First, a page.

Presentation on theme: "Using Telephone and Cable Networks for Data Transmission"— Presentation transcript:
1Using Telephone and Cable Networks for Data Transmission Semester: 131Course: CSET 221 Computer NetworkingInstructor: Farhan KhanComputer Science & Engineering Technology UnitHafr Al-Batin Community College
2Outline Telephone lines Dial-up modems Digital Subscriber Line (DSL) Cable TV networks
3Telephone LinesTraditional telephone lines can carry frequencies between 300 and 3300 HzGiving them a bandwidth of 3000 HzAll this range is used for transmitting voiceA great deal of interference and distortion can be accepted without loss of intelligibility
7Topics discussed in this section: Digital Subscriber Line (DSL)After traditional modems reached their peak data rate, telephone companies developed another technology, DSL, to provide higher-speed access to the Internet. Digital subscriber line (DSL) technology is one of the most promising for supporting high-speed digital communication over the existing local loops.Topics discussed in this section:ADSLADSL LiteHDSLSDSL VDSL
8Digital Subscriber Line (DSL) Provides higher-speed access to the InternetSupports high-speed digital communication over the existing local loopsThe existing local loops can handle bandwidths up to 1.1 MHz
9ADSL ADSL – Asymmetric Digital Subscriber Line Downstream bit rate > upstream bit rateDesigned for residential usersUnsuitable for businessesADSL operates on existing local loopsLocal loops can handle up to 1.1 MHz of bandwidthThe distance limit is ~18,000 feetThe system uses a data rate based on the condition of the local loop line
10ADSL is an asymmetric communication technology designed for residential users; it is not suitable for businesses.
11The existing local loops can handle bandwidths up to 1.1 MHz
12ADSL is an adaptive technology. The system uses a data rate based on the condition of the local loop line.
15Bandwidth Division 4Khz Allocation and modulation of each channel are determined adaptively
16Bandwidth Division Voice – Channel 0 Idle – Channels 1-5 Upstream – Channels 6-3024 data channels, 1 control channel1.44 Mbps (max) upstream bit rateActual bit rate: 64 Kbps to 1 MbpsDownstream – Channels224 data channels, 1 control channel13.4 Mbps (max) downstream bit rateActual bit rate: 500 Kbps to 8 Mbps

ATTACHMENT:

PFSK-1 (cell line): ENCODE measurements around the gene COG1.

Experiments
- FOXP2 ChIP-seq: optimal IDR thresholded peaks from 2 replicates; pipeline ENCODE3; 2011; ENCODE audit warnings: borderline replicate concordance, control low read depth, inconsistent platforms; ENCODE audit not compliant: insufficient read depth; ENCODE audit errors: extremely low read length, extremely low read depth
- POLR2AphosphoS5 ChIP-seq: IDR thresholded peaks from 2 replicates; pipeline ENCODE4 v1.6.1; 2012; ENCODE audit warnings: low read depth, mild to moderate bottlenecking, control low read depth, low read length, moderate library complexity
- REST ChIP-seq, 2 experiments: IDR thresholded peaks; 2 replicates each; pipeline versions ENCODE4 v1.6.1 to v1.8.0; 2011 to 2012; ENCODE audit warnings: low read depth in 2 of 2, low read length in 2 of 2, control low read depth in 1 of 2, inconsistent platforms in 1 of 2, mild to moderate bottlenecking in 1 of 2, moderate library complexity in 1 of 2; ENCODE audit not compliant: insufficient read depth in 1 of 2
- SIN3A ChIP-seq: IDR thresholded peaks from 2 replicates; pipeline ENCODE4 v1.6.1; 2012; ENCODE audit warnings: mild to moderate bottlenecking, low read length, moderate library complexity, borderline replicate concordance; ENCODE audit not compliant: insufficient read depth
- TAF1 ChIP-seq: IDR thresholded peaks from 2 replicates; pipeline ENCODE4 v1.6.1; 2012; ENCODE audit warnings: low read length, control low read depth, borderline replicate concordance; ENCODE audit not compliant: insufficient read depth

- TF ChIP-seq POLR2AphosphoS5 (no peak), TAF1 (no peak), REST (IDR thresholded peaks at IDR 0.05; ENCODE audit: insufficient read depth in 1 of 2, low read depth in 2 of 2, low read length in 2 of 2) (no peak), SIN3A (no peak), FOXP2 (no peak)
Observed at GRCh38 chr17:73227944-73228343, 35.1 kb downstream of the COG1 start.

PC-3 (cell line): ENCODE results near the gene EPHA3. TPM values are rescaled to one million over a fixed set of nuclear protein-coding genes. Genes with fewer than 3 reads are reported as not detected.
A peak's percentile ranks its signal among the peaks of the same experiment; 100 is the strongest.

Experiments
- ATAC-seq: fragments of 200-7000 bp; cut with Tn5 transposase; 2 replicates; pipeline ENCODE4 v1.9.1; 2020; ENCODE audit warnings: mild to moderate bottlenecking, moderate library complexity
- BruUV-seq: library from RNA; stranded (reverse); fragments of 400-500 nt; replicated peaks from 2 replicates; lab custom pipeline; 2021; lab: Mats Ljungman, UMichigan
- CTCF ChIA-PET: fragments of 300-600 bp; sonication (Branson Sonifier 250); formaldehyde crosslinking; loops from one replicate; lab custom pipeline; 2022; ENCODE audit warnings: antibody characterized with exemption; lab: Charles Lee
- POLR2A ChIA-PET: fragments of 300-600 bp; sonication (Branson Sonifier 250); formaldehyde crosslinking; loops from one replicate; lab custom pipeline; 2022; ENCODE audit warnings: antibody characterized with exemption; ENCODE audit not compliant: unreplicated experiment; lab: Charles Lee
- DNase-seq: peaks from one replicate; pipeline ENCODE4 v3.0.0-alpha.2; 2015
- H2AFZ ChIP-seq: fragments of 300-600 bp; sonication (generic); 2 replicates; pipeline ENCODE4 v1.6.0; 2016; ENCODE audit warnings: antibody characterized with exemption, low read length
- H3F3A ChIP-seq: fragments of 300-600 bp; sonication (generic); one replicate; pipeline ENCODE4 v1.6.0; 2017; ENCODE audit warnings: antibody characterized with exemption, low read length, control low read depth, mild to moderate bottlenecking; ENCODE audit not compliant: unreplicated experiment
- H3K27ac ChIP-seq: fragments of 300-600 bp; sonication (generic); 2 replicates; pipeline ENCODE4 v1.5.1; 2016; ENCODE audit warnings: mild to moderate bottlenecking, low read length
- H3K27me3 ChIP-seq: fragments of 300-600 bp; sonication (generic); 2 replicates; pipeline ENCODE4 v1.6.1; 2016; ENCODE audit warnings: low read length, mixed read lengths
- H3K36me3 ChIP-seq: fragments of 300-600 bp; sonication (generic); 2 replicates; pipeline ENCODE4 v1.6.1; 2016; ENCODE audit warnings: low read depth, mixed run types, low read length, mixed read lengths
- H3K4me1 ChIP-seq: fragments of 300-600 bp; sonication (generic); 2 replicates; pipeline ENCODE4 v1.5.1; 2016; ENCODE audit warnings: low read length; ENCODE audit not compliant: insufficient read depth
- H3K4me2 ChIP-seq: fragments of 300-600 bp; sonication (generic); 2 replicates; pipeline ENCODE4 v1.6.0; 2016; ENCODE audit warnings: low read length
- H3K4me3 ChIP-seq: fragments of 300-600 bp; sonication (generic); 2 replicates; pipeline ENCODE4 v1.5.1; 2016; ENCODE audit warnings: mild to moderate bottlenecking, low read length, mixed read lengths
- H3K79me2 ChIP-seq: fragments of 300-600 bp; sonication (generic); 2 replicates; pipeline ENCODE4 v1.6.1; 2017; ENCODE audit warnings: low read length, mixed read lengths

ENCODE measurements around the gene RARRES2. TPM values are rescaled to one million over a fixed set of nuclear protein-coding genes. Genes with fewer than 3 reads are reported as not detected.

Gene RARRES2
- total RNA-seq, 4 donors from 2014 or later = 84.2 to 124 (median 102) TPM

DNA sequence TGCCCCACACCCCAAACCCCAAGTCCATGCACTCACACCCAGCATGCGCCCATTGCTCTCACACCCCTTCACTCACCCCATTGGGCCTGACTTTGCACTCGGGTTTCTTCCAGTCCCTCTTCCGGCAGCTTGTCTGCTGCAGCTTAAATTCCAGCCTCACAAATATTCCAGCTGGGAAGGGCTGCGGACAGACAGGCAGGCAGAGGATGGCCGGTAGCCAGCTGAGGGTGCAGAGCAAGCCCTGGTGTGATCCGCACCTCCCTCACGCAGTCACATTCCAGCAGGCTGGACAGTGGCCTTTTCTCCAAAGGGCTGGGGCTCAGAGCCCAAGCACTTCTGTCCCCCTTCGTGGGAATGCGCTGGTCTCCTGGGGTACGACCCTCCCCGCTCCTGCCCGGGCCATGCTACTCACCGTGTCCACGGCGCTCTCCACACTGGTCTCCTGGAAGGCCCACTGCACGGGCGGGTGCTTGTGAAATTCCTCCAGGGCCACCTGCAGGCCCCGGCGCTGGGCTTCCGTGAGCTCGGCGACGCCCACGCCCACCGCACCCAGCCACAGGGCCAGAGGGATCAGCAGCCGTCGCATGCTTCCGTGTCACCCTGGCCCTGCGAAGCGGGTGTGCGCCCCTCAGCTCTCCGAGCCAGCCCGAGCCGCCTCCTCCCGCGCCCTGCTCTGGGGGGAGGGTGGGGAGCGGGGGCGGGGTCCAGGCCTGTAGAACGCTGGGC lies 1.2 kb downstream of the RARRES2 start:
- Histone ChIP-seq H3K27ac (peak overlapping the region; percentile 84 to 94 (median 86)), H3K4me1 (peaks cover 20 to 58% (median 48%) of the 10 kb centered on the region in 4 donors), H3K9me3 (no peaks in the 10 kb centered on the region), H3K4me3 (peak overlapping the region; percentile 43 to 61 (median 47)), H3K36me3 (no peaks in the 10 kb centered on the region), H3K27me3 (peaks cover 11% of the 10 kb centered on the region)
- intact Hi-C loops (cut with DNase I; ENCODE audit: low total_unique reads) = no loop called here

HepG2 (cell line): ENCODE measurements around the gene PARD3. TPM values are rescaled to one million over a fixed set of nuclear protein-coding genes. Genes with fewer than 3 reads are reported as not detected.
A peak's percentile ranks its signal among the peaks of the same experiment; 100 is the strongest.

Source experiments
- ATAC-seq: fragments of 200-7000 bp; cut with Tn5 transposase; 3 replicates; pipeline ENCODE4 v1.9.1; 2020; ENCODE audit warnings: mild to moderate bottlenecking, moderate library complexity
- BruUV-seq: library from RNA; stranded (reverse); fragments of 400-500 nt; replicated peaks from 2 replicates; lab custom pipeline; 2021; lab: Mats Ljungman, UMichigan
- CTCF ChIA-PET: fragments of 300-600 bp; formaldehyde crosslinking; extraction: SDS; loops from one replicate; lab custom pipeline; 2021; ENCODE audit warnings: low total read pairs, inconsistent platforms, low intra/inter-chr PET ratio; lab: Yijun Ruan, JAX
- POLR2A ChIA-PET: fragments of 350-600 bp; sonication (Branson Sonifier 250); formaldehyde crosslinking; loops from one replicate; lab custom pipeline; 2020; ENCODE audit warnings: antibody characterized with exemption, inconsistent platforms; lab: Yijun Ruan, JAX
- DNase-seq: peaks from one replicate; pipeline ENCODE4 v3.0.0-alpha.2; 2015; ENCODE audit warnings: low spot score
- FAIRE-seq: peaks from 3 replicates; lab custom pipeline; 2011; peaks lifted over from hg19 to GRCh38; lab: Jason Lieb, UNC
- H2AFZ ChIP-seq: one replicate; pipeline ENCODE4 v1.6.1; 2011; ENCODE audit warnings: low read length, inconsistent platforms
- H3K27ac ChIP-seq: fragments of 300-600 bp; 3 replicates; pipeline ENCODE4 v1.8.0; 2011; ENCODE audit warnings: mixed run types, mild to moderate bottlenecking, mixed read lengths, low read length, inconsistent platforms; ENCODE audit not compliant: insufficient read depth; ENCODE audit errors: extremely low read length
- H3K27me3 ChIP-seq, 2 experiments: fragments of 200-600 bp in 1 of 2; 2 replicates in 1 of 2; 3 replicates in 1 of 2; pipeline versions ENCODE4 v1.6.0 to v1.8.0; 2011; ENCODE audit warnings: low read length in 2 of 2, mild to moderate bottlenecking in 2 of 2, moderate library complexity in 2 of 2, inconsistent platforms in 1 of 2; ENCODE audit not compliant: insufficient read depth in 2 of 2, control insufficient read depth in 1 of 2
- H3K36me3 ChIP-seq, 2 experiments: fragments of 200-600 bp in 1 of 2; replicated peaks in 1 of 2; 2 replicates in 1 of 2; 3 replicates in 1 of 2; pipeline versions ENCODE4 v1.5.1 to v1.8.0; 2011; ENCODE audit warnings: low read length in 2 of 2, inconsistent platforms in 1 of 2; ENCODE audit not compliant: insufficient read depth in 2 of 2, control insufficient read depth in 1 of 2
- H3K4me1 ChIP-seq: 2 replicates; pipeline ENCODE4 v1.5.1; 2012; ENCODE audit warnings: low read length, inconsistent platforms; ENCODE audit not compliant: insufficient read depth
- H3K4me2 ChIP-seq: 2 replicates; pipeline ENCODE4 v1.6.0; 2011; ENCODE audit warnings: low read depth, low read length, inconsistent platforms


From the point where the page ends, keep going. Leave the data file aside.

21Topics discussed in this section: Cable TV NetworksThe cable TV network started as a video service provider, but it has moved to the business of Internet access. In this section, we discuss cable TV networks; in next Section we discuss how this network can be used to provide high-speed access to the Internet.Topics discussed in this section:Traditional Cable NetworksHybrid Fiber-Coaxial (HFC) Network
22Cable TV NetworksStarted as a video service provider, then moved to the business of Internet accessCommunication is simplex
23Communication in the traditional cable TV network is unidirectional.
24Hybrid Fiber-Coaxial Network Or HFCBidirectional communication is achieved
25Communication in an HFC cable TV network can be bidirectional.
26Topics discussed in this section: Cable TV for Data TransferCable companies are now competing with telephone companies for the residential customer who wants high-speed data transfer. In this section, we briefly discuss this technology.Topics discussed in this section:Bandwidth CM and CMTS
27Division of Coaxial Cable Band by CATV Downstream Video Band can accommodate more than 80 channels.Each TV channel occupies 6 MHzTheoretical downstream data rate is 30 MbpsTheoretical upstream data rate is 12 Mbps
28Downstream data are modulated using the QAM modulation technique.
29The theoretical downstream data rate is 30 Mbps.
30Upstream data are modulated using the QPSK modulation technique. NoteUpstream data are modulated using the QPSK modulation technique.